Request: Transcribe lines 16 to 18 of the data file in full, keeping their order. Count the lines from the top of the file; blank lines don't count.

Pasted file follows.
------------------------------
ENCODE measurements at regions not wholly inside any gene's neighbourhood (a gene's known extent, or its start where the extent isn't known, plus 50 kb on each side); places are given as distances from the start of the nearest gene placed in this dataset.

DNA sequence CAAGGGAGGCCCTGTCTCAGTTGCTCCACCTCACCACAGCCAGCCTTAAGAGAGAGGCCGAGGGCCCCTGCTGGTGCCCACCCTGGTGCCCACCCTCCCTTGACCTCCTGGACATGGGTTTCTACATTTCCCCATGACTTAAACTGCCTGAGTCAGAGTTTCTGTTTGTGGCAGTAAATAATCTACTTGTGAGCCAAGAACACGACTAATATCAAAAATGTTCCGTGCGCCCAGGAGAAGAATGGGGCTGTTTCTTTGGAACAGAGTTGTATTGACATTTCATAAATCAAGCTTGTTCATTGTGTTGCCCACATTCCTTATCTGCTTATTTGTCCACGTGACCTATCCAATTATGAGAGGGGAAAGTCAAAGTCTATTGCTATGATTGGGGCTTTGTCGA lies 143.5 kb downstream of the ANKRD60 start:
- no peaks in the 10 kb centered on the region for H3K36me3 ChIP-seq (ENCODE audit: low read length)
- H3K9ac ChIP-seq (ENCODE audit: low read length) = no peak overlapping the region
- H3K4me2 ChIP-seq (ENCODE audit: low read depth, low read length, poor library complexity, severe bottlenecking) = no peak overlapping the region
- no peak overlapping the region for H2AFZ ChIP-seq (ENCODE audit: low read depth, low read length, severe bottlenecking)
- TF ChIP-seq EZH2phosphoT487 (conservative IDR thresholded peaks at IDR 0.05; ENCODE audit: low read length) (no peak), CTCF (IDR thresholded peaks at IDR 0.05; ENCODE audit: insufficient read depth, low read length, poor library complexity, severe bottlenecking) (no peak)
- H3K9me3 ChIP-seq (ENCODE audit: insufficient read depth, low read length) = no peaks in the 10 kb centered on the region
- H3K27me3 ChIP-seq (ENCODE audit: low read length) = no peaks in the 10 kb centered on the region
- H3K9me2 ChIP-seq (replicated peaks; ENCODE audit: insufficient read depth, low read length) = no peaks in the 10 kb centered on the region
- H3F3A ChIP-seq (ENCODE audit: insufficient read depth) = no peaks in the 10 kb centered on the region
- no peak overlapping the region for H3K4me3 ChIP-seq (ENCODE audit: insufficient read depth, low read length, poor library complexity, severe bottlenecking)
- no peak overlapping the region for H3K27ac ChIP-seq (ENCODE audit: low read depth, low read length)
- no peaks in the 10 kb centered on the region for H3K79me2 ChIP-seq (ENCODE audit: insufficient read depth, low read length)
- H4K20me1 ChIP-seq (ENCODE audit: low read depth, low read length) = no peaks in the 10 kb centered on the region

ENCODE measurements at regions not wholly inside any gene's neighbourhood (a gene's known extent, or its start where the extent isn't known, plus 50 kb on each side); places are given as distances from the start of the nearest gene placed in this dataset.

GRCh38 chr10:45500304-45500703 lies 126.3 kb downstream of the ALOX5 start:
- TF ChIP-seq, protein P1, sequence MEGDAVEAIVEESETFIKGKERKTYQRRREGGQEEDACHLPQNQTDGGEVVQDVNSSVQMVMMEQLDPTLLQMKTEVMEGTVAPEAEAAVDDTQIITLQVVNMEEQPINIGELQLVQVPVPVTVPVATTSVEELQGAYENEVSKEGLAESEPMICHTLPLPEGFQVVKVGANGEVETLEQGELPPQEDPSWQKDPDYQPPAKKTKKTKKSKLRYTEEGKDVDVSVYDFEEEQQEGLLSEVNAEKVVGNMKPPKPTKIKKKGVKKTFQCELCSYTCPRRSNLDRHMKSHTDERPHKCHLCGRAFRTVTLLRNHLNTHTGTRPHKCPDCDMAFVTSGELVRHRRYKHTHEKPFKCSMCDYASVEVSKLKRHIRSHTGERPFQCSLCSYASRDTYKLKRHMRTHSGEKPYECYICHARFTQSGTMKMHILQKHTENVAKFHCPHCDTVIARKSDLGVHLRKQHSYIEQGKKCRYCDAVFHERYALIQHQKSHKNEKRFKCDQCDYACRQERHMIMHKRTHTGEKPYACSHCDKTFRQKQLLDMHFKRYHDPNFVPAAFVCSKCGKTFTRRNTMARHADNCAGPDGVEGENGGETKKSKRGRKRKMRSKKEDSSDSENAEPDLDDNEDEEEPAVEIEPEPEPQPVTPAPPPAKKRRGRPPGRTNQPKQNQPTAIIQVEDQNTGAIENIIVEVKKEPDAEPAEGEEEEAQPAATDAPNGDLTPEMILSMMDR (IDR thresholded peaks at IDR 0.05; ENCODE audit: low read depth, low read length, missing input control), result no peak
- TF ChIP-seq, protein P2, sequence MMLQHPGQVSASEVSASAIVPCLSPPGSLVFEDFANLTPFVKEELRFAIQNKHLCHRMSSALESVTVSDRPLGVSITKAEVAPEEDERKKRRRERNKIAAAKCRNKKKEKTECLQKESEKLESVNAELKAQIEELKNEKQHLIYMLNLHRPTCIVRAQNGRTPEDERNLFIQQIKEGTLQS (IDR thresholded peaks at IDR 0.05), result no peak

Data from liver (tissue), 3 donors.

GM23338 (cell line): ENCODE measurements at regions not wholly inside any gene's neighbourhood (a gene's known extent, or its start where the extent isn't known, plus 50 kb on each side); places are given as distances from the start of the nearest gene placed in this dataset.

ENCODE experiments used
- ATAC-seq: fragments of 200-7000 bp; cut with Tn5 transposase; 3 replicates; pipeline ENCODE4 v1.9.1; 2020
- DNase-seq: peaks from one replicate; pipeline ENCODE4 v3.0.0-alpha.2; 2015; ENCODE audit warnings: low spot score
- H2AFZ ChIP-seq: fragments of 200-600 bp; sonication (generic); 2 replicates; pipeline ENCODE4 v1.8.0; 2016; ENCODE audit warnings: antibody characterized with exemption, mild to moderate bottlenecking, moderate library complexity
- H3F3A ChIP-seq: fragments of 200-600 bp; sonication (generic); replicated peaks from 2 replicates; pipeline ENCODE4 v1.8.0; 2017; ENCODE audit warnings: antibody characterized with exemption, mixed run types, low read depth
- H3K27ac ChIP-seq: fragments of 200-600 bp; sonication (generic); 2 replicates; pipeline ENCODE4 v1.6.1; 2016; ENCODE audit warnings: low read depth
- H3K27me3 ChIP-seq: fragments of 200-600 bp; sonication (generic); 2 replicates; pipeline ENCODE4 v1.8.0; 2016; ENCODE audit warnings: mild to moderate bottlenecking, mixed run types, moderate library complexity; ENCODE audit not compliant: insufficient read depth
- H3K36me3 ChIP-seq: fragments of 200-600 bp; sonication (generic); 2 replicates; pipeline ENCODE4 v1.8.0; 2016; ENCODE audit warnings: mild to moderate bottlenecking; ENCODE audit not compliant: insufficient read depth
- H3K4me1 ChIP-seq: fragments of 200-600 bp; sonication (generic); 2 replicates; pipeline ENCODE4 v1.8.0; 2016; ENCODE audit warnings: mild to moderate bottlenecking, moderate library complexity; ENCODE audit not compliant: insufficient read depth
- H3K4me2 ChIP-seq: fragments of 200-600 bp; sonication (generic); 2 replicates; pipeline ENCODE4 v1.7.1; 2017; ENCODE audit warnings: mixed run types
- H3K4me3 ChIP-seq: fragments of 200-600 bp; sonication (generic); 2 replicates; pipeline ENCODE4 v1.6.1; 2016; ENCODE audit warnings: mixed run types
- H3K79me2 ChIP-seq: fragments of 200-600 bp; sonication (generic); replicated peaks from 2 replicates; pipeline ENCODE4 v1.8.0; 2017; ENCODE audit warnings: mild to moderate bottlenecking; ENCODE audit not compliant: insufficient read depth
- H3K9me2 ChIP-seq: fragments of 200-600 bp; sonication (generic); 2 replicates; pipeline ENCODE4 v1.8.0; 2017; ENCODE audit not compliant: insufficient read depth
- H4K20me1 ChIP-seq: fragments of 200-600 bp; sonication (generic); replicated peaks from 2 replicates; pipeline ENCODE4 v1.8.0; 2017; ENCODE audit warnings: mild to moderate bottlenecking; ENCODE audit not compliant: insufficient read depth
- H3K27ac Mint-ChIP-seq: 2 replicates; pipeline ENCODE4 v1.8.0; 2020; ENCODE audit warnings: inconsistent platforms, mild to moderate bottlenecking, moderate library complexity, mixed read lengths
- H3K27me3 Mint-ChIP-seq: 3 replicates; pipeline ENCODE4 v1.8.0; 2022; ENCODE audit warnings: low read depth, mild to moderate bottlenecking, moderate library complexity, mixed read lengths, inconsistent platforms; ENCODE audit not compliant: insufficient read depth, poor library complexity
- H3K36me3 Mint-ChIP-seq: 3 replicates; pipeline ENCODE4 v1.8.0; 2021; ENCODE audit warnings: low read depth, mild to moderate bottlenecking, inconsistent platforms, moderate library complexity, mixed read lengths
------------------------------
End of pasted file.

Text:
ENCODE measurements at regions not wholly inside any gene's neighbourhood (a gene's known extent, or its start where the extent isn't known, plus 50 kb on each side); places are given as distances from the start of the nearest gene placed in this dataset.

GRCh38 chr10:45500304-45500703 lies 126.3 kb downstream of the ALOX5 start:
- TF ChIP-seq, protein P1, sequence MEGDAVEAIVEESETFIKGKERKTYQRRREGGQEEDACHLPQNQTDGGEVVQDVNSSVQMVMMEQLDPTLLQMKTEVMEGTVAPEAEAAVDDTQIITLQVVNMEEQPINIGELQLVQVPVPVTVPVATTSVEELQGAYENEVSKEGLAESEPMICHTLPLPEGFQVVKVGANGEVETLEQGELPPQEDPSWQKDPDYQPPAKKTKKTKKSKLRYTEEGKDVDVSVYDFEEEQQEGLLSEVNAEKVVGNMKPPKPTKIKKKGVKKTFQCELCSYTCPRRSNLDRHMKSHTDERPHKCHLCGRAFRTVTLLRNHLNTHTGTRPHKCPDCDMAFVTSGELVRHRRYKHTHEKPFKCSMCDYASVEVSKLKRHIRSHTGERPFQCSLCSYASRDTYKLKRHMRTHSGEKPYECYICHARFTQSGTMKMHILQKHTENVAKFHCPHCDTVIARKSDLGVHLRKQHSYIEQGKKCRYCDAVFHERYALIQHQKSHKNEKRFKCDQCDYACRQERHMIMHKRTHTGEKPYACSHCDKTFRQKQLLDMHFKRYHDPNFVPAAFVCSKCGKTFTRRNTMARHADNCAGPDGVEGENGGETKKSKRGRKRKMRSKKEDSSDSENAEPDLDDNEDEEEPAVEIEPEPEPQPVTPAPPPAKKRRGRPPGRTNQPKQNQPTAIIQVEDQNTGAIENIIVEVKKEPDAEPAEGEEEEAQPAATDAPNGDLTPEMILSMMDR (IDR thresholded peaks at IDR 0.05; ENCODE audit: low read depth, low read length, missing input control), result no peak